The Sakkos of Ecclesiastical Dignitaries in Medieval Serbia Cover Image
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Сакос црквених достојанственика у средњовековној Србији
The Sakkos of Ecclesiastical Dignitaries in Medieval Serbia

Author(s): Tatjana Starodubcev
Subject(s): Cultural history, Visual Arts, 13th to 14th Centuries, Eastern Orthodoxy
Published by: Vizantološki institut SANU
Summary/Abstract: The sakkos of ecclesiastical dignitaries is festive attire of a rectangular cut, joined at the sides, with very short sleeves. Previous researchers have pointed out that only three Byzantine writers wrote about it. They were Theodore Balsamon, chartophylax of St. Sophia in Constantinople and the Patriarch of Antioch (second half of the 12th century), Ohrid Archbishop Demetrios Chomatenos (first half of the 13th century) and Archbishop Symeon of Thessaloniki (first decades of the 15th century). There is no preserved written source that would testify which Serbian church dignitaries wore the sakkos and when they received the right to wear it. The only sources on the use of the sakkos in the Serbian Church are the preserved representations of its highest dignitaries. St. Sava of Serbia and his successors — archbishops and later, patriarchs — were depicted wearing the sakkos. The oldest paintings date back to the reign of King Milutin (Figs. 1–2). Some time later, in 1334, the ancient city of Ohrid was included in the Serbian state. Its archbishops enjoyed the right assigned to them much earlier, to wear the sakkos, and they retained that right. So in the Serbian Church, the sakkos was worn by the archbishops and later patriarchs, and the Ohrid archbishops, as well. The oldest preserved pictures of the Serbian archbishops clad in the sakkos are the representation of St. Sava of Serbia in the narthex of the Virgin Ljevi{ka church (Fig. 1), decorated between 1307 and 1313, and the portrait of Archbishop Sava III in the illustration of the Christmas sticheron in the passage that leads to the narthex in @i~a (Fig. 2), painted between 1309 and 1316. That means that awarding the right to wear the sakkos occurred in 1313, at the latest. It certainly was not only a religious but also a political gesture. Byzantine state policy toward Serbia and probably church policy as well, significantly changed for the better during the reigns of Emperor Andronicus II and King Milutin. That created fertile ground, enabling the Serbian church dignitaries to receive the honor to wear the most festive ecclesiastical vestments. The Byzantine emperor, apparently, could have had a major influence on the process of bringing such a decision. However, the question arises as to which patriarch of Constantinople granted this right to the Serbian archbishops. At the beginning of the 14th century, the ecumenical patriarchs were John XII Cosmas (January 1, 1294 to June 21, 1303), Athanasius I (second time, from June 23, 1303 to September 1309) and Niphon I (May 9, 1310 to April 11, 1314). At that time, the throne of the Serbian archbishops was occupied by Eustatius II (1292–1309) and Sava III (1309–1316). Very little is known about these Serbian archbishops. On the other hand, there are numerous sources about the Church's policies and attitudes of the mentioned Constantinople patriarchs. Eustatius II could have received the right to wear the sakkos from John XII Cosmas or Athanasios I. For a long time, the former was fiercely opposed to the marriage of the Serbian king and the daughter of the Byzantine emperor. The latter maintained a very strict attitude. He left data on almost all of his moves in numerous letters, in which such a decision is not mentioned. Therefore, the probability that the first Serbian archbishop who received the sakkos was Eustatius II is negligible. Sava III could have obtained that right from Niphon I. That patriarch, along with an inclination for the easy life, pursued a conciliatory policy and pragmatism. So it is possible that, on the initiative of the emperor, he made the decision that the successors to the throne of St. Sava of Serbia should have the right to wear the sakkos. If this assumption is correct, then the Serbian archbishops received the honor to wear the most festive ecclesiastical garments after the appointment of Niphon I to the throne of the Constantinople patriarchs, which was performed on May 9, 1310. Anyway, this occurred after many changes in the political relations between the Byzantine and the Serbian state during the reigns of Emperor Andronicus II and King Milutin. In those crucial years the Serbian Church advanced from an organization whose canonical foundation was denied at the time of Michael VIII Palaeologos, to the archbishopric whose leaders received the right to wear the festive sakkos, like those worn by the ecumenical patriarchs at the time of Andronicus II.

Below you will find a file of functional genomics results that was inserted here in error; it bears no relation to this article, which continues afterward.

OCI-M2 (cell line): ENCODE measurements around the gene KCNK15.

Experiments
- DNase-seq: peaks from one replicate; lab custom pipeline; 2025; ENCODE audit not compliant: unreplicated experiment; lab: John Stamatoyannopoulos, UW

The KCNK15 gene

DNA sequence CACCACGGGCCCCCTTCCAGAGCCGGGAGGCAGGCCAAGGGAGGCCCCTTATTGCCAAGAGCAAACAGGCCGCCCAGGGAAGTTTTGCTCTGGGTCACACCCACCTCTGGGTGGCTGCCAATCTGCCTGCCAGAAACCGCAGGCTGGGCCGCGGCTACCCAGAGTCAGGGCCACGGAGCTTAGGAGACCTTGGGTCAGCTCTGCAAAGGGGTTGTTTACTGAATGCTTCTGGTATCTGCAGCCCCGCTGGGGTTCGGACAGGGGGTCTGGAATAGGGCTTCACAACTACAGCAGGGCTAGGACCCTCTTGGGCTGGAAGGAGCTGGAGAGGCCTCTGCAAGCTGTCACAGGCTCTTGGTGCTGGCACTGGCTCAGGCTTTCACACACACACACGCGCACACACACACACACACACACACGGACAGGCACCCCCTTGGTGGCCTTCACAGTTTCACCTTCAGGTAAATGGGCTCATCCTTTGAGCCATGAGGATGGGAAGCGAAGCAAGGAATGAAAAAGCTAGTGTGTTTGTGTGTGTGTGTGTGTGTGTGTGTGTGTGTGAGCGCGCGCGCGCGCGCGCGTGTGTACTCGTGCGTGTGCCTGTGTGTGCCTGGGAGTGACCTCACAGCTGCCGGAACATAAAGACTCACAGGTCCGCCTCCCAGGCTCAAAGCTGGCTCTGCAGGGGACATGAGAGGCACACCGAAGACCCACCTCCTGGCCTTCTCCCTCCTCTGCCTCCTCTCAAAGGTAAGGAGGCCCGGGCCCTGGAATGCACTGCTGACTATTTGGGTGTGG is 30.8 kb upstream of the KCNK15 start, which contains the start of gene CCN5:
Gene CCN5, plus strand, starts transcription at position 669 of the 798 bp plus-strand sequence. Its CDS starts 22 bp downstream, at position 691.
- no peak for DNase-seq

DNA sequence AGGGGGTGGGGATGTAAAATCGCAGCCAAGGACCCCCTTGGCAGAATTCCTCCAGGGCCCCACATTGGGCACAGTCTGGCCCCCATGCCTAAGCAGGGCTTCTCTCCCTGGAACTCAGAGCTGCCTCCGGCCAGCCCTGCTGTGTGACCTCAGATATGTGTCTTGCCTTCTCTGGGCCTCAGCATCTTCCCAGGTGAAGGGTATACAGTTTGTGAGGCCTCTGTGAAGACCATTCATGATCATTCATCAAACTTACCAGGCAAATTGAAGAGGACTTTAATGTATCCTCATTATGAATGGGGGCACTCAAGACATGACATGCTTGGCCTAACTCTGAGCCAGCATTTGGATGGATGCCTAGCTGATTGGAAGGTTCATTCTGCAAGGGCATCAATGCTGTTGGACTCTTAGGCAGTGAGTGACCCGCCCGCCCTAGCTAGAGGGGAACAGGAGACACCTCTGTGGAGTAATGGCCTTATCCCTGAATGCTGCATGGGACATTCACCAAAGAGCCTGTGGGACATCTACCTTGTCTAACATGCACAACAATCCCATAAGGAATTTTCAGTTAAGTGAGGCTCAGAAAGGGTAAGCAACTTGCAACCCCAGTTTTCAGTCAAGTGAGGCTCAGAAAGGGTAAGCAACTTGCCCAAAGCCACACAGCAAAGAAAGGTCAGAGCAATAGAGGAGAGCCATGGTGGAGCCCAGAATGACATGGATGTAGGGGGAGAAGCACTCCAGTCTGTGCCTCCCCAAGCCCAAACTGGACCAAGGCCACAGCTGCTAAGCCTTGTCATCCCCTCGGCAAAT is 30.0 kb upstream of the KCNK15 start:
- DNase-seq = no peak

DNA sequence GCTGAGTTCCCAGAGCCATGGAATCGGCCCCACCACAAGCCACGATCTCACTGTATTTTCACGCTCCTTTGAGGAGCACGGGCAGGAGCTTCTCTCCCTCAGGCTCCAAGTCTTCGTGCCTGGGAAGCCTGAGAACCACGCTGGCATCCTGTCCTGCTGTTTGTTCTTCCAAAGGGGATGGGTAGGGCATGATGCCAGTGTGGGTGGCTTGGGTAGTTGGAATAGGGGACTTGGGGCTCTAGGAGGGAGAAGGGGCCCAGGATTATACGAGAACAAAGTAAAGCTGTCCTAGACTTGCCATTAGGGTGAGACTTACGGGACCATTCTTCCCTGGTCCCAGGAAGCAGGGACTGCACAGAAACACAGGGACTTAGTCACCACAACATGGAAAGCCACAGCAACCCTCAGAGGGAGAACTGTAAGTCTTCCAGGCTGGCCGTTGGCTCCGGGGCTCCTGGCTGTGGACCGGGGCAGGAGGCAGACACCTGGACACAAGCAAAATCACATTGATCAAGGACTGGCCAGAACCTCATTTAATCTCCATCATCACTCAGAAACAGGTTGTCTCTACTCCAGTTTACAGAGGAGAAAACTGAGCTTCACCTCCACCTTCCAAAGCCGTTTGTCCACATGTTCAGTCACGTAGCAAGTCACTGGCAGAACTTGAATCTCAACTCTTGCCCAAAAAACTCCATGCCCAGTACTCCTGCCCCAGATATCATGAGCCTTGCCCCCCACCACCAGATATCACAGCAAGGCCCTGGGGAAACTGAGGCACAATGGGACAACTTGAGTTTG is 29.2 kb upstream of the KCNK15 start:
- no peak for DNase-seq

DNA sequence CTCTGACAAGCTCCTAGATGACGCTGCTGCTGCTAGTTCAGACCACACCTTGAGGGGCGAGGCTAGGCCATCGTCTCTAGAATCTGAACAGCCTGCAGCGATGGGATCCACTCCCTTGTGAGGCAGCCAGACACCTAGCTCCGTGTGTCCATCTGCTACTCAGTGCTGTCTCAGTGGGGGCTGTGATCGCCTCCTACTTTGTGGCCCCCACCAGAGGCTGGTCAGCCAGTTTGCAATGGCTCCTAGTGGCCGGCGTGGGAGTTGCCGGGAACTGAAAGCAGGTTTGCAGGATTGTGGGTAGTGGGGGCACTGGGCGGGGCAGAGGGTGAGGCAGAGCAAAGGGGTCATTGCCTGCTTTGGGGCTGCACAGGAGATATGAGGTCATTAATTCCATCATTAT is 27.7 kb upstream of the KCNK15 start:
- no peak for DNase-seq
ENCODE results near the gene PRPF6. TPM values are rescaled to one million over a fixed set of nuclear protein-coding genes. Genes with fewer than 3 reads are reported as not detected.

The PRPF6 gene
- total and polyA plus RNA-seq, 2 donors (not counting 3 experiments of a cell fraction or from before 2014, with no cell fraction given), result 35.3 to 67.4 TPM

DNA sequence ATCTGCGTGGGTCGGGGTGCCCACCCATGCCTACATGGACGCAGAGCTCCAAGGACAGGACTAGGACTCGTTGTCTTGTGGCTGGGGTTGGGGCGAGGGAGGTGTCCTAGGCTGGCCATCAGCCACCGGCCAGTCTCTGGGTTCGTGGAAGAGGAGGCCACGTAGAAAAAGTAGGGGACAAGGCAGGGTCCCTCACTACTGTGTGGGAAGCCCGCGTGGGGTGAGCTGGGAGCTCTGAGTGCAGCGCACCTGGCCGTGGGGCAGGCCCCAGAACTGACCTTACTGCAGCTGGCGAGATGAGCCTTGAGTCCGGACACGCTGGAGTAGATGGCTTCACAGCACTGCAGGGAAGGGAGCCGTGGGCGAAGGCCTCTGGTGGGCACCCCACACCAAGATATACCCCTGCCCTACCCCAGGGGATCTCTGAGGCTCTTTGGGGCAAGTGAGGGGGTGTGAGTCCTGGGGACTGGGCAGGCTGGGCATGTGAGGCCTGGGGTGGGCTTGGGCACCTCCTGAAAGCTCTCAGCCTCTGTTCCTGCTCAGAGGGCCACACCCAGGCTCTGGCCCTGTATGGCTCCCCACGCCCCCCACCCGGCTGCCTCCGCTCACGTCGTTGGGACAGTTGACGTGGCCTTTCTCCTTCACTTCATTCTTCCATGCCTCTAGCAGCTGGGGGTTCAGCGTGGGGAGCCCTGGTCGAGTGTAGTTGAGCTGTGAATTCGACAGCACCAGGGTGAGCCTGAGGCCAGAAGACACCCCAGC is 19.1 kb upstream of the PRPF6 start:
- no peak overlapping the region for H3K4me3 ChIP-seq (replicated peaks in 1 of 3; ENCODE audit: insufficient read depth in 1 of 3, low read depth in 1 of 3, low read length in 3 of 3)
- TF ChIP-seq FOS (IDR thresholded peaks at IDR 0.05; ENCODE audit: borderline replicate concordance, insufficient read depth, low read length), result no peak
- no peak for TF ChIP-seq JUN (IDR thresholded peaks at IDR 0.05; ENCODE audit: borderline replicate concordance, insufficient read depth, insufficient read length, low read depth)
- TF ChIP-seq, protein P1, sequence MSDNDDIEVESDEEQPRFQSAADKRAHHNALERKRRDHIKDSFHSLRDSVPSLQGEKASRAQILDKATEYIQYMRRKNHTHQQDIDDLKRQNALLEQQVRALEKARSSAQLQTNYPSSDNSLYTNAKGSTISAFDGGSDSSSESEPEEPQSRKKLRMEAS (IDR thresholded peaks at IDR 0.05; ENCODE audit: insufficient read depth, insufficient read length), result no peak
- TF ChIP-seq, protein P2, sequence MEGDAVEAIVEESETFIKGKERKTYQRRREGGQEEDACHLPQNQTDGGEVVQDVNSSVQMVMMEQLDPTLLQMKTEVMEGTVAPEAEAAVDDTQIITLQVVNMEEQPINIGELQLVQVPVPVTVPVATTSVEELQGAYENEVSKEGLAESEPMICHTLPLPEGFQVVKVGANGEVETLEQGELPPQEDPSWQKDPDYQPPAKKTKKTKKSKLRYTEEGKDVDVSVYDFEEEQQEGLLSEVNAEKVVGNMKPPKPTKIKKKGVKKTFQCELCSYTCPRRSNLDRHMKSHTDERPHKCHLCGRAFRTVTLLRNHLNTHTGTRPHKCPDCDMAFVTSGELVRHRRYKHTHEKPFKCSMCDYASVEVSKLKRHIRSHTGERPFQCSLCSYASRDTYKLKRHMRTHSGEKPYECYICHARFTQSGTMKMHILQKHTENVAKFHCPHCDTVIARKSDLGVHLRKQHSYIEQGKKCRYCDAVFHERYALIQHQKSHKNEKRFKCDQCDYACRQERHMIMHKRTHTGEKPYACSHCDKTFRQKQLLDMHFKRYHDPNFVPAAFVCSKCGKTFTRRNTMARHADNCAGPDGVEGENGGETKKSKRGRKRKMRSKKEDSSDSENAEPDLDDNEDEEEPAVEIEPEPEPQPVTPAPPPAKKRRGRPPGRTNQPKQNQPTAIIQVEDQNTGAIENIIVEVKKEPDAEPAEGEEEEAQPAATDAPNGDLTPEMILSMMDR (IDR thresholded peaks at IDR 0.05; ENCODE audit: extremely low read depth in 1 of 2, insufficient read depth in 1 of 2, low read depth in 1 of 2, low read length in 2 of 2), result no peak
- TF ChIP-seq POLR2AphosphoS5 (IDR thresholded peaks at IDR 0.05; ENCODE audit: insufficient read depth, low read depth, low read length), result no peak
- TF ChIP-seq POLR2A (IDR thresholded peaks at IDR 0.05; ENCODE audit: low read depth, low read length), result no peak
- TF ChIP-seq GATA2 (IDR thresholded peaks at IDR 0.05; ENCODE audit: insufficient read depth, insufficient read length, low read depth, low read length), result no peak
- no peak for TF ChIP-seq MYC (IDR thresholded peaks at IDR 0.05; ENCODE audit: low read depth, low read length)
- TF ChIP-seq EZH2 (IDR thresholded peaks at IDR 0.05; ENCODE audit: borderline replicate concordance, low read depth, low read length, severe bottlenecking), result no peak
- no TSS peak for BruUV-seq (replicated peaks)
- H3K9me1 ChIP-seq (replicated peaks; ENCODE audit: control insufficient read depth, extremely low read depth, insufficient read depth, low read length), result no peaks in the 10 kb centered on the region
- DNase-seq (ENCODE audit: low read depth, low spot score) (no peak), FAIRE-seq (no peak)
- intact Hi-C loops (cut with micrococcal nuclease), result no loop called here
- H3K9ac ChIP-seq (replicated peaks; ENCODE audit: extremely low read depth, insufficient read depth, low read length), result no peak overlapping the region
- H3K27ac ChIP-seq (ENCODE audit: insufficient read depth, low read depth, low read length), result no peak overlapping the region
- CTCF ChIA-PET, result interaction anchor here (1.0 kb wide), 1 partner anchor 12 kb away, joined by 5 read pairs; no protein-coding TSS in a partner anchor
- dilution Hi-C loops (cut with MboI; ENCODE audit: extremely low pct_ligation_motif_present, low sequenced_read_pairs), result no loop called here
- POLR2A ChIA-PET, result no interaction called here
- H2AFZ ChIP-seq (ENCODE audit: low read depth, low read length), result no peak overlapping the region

• Page Range: 523-550
  • Page Count: 28
  • Publication Year: 2012
  • Language: Serbian